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war, against nation-states supporting terrorism. This is legally problematic since the attack was
carried out from within the United States.


The term terrorism in itself poses problems of definition. The Encyclopaedia Britannica
defines terror as:
     “violence (as bombing) committed by groups in order to intimidate a population or
     government into granting their demands. <insurrection and revolutionary terror>”1

Just to give an example: European would see a political active Kurd in Turkey as a terrorist
while, when across the border in Iraq, Europe would consider the same Kurd as
freedom-fighter.


The identities of those found guilty further do not pinpoint at one certain nationality. All
biographies of the suspected have transnational characteristics – loyalty to a nation-state,
which is a prerequisite for international warfare, did not feature here. Therefore, it was and is
impossible to determine a nation-state or nation-states as the enemy.


Instead, religious belief seems to feature as one uniting element between the terrorists.
However, due to limited access and censored information it is still impossible to assess if
membership of Al-Qa’eda was the major unifying factor or whether there are others.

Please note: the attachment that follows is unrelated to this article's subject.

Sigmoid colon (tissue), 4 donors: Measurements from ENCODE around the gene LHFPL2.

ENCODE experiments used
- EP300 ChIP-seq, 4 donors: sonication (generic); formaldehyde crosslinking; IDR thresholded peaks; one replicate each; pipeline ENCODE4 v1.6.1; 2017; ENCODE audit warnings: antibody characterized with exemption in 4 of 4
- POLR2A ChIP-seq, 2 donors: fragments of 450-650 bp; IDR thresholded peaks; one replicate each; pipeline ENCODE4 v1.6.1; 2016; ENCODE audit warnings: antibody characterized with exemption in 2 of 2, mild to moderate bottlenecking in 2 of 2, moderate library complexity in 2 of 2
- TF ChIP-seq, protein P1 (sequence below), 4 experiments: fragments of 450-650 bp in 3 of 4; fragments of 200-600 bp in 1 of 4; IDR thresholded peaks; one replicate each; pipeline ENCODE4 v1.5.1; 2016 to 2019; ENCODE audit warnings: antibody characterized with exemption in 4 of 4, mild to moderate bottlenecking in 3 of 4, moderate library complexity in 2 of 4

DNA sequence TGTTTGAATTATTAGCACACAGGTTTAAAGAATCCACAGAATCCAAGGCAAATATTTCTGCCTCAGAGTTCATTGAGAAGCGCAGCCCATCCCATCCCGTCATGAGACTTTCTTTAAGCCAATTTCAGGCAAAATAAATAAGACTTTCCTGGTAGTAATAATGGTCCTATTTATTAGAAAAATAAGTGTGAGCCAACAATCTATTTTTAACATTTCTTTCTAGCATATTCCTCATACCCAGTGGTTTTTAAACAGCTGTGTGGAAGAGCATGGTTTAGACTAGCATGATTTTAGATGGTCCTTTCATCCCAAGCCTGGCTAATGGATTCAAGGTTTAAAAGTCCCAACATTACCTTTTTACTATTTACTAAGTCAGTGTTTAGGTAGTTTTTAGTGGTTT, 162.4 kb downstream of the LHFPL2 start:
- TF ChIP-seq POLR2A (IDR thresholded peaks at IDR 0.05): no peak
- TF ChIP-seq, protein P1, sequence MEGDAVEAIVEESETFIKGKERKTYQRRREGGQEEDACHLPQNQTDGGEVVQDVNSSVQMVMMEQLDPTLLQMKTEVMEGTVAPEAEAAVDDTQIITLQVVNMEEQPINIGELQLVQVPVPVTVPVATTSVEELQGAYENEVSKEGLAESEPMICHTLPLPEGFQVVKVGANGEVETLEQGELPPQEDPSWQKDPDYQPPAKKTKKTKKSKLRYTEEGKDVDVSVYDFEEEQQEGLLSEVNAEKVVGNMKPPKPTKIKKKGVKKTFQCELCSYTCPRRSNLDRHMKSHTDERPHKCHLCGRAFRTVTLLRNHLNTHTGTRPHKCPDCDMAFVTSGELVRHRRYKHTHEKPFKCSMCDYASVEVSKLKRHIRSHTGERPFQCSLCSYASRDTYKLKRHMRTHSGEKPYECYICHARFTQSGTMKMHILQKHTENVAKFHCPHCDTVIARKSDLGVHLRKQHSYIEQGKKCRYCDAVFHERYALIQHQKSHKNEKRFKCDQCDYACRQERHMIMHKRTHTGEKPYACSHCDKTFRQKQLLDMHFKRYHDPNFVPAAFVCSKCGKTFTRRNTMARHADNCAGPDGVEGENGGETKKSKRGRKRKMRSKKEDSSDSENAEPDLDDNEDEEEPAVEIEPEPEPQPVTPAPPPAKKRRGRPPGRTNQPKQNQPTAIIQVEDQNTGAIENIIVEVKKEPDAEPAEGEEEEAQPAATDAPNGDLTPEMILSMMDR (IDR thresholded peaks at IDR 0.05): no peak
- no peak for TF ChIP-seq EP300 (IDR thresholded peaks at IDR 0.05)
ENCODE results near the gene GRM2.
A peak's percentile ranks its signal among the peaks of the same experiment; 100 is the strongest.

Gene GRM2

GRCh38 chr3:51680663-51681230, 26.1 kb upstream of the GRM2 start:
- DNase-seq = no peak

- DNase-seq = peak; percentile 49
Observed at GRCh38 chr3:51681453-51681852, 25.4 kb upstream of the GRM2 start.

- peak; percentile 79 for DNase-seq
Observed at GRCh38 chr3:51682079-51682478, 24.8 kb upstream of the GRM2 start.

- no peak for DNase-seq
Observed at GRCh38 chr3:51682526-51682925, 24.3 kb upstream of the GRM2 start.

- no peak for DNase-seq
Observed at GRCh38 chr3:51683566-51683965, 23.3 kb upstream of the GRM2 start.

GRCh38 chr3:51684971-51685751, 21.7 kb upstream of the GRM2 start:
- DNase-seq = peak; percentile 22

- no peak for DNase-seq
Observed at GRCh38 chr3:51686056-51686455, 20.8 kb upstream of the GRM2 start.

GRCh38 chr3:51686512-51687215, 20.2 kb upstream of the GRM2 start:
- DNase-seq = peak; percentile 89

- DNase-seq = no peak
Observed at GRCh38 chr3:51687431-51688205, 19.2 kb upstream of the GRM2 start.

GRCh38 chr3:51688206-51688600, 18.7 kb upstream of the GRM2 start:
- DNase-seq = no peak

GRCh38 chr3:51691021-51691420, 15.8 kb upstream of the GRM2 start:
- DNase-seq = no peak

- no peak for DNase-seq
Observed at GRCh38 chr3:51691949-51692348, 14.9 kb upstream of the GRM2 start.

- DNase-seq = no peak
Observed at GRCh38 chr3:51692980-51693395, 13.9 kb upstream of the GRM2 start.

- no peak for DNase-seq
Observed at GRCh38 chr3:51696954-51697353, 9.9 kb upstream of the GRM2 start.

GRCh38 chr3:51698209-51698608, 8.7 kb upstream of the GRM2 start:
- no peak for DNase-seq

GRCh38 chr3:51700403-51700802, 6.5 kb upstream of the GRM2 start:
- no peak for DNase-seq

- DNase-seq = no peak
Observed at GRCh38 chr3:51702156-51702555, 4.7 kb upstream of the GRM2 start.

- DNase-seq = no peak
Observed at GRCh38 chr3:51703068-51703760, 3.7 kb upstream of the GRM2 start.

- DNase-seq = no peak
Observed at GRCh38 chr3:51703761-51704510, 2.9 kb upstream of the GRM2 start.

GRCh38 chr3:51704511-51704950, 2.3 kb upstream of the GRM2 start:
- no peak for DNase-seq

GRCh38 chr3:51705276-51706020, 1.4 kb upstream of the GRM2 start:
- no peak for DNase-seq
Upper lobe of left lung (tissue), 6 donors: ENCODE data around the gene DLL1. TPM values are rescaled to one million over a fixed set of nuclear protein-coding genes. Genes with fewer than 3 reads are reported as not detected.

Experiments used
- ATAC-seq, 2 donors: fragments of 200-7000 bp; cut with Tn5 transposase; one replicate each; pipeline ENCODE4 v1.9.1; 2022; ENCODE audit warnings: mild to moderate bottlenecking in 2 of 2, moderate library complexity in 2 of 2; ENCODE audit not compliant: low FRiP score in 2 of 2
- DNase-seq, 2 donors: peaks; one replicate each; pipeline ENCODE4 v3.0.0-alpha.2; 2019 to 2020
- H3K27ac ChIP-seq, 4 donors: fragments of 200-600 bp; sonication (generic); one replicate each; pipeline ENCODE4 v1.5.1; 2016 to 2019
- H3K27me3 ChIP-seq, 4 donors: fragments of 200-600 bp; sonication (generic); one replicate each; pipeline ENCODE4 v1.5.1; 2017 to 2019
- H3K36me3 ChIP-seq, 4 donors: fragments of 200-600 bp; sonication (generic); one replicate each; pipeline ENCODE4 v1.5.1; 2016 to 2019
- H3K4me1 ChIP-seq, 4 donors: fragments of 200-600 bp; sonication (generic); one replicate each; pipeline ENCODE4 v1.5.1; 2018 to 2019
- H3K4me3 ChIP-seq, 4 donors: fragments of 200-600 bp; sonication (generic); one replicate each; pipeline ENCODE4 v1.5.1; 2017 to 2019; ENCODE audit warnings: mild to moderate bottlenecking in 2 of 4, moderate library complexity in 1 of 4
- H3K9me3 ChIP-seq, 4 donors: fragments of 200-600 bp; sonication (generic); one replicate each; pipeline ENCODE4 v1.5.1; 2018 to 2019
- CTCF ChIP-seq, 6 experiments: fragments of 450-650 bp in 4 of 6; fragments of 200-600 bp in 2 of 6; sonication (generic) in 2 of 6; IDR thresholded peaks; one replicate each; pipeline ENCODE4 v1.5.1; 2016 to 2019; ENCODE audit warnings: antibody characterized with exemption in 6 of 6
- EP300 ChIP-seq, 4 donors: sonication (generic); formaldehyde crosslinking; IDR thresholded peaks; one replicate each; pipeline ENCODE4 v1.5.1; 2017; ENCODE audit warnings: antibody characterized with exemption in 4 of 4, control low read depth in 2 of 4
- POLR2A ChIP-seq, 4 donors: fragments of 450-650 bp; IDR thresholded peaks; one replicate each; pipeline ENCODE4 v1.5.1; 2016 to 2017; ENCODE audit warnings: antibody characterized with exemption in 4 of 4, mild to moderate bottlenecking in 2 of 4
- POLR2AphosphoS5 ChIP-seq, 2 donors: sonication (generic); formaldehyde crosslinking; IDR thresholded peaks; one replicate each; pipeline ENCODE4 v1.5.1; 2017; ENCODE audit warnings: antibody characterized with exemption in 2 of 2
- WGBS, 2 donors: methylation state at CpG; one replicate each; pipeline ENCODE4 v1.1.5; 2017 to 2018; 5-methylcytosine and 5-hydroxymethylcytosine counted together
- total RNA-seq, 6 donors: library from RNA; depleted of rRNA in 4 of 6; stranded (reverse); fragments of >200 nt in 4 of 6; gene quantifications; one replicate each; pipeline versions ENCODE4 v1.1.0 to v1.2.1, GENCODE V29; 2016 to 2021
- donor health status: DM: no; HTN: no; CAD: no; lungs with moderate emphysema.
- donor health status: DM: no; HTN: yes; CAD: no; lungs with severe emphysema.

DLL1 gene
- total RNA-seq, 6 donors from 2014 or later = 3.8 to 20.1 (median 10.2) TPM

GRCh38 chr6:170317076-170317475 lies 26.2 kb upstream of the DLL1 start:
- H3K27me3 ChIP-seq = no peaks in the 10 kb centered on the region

Although often mentioned when talking of ‘declarations of war’, Osama bin Laden’s religious
advice (fatwa2) to Muslims in 1996 to take up arms in order to stop American influence on the
political rule of the Holy Land, can not be seen as a declaration of war, according to
International Law, since it was not issued by a state. Another Islamic notion in this context is
‘Jihad’. It is often translated as ‘Holy War’ although it means ‘the pursuit of Islamic beliefs’ 3.
Tensions are easily created by such fundamental misunderstandings.


     Chilling call to arms

1
  http://www.britannica.com/dictionary?book=Dictionary&va=terror
2
  “a legal opinion or decree handed down by an Islamic religious leader”,
http://www.britannica.com/dictionary?book=Dictionary&va=fatwa
3
  “1:a holy war waged on behalf of Islam as a religious duty, 2: a crusade for a principle or belief”,
http://www.britannica.com/dictionary?book=Dictionary&va=jihad




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Open forum for debate on the current war in Afghanistan                                            25/10/01


      David Pallister, Guardian, Thursday September 13, 2001

      On August 23 1996, three months after he was expelled from Sudan under US pressure, Osama bin Laden
      issued his chilling Declaration of War fatwa from his hideout in the Hindu Kush mountains of Afghanistan.

      In it he said "there is no more important duty than pushing the American enemy out of the holy land" - a
      reference to the US troops stationed in Saudi Arabia.

      He called on the dispossessed youths of the Muslim world to take up arms, and warned the US: "They have
      no intention except to enter paradise by killing you. An infidel, and enemy of God like you, cannot be in the
      same hell as his righteous executioner ... Terrorising you, while you are carrying arms on our land, is a